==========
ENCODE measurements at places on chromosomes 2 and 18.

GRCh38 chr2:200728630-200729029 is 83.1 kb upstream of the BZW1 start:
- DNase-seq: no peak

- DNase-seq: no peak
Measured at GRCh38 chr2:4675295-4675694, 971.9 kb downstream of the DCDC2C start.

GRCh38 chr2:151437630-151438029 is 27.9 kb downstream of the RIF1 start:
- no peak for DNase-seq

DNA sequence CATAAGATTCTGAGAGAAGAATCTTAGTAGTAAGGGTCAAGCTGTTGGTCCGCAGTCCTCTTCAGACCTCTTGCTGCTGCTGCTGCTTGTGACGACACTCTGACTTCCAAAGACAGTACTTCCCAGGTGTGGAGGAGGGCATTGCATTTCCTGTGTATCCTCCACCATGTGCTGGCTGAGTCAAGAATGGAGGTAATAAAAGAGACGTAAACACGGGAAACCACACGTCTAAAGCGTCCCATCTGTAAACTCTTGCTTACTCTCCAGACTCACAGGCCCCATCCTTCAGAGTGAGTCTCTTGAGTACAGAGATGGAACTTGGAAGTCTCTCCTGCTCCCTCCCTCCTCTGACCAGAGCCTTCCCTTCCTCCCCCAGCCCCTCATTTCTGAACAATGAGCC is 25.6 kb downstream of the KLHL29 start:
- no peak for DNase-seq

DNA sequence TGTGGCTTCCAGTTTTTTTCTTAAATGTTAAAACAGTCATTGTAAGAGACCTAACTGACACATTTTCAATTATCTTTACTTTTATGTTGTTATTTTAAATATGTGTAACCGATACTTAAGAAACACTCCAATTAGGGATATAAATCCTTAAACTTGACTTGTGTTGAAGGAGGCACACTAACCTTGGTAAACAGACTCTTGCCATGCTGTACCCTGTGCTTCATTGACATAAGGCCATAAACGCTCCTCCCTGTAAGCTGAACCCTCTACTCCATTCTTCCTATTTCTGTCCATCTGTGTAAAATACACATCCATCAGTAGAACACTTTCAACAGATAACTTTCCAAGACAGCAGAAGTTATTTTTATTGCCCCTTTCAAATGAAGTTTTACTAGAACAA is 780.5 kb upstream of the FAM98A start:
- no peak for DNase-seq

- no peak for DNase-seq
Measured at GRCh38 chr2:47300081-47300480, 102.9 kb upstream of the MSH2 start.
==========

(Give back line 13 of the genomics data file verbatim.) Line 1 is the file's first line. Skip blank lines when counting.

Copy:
Measured at GRCh38 chr2:47300081-47300480, 102.9 kb upstream of the MSH2 start.